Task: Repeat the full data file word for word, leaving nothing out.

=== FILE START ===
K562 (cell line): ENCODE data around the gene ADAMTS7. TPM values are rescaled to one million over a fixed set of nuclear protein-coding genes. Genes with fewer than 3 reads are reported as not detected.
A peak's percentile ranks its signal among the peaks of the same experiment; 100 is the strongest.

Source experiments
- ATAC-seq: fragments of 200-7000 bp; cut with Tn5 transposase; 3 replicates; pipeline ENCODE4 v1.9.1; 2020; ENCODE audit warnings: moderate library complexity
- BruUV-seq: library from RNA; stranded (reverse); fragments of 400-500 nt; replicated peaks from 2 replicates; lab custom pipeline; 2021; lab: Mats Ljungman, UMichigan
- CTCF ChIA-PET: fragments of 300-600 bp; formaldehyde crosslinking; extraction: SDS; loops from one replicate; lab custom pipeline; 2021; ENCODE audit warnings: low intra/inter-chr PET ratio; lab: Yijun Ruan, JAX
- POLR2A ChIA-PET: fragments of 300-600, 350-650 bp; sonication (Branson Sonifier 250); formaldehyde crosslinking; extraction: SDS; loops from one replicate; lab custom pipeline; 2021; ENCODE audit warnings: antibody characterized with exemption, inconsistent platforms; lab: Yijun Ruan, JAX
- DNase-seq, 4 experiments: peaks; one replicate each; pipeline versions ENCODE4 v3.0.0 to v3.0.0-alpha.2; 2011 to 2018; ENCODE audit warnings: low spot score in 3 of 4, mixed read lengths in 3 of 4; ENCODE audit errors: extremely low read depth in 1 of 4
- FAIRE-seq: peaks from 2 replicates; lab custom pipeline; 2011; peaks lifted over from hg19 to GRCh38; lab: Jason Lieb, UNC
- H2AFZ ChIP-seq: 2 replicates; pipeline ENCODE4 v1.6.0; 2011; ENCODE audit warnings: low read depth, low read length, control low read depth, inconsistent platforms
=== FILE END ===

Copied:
K562 (cell line): ENCODE data around the gene ADAMTS7. TPM values are rescaled to one million over a fixed set of nuclear protein-coding genes. Genes with fewer than 3 reads are reported as not detected.
A peak's percentile ranks its signal among the peaks of the same experiment; 100 is the strongest.

Source experiments
- ATAC-seq: fragments of 200-7000 bp; cut with Tn5 transposase; 3 replicates; pipeline ENCODE4 v1.9.1; 2020; ENCODE audit warnings: moderate library complexity
- BruUV-seq: library from RNA; stranded (reverse); fragments of 400-500 nt; replicated peaks from 2 replicates; lab custom pipeline; 2021; lab: Mats Ljungman, UMichigan
- CTCF ChIA-PET: fragments of 300-600 bp; formaldehyde crosslinking; extraction: SDS; loops from one replicate; lab custom pipeline; 2021; ENCODE audit warnings: low intra/inter-chr PET ratio; lab: Yijun Ruan, JAX
- POLR2A ChIA-PET: fragments of 300-600, 350-650 bp; sonication (Branson Sonifier 250); formaldehyde crosslinking; extraction: SDS; loops from one replicate; lab custom pipeline; 2021; ENCODE audit warnings: antibody characterized with exemption, inconsistent platforms; lab: Yijun Ruan, JAX
- DNase-seq, 4 experiments: peaks; one replicate each; pipeline versions ENCODE4 v3.0.0 to v3.0.0-alpha.2; 2011 to 2018; ENCODE audit warnings: low spot score in 3 of 4, mixed read lengths in 3 of 4; ENCODE audit errors: extremely low read depth in 1 of 4
- FAIRE-seq: peaks from 2 replicates; lab custom pipeline; 2011; peaks lifted over from hg19 to GRCh38; lab: Jason Lieb, UNC
- H2AFZ ChIP-seq: 2 replicates; pipeline ENCODE4 v1.6.0; 2011; ENCODE audit warnings: low read depth, low read length, control low read depth, inconsistent platforms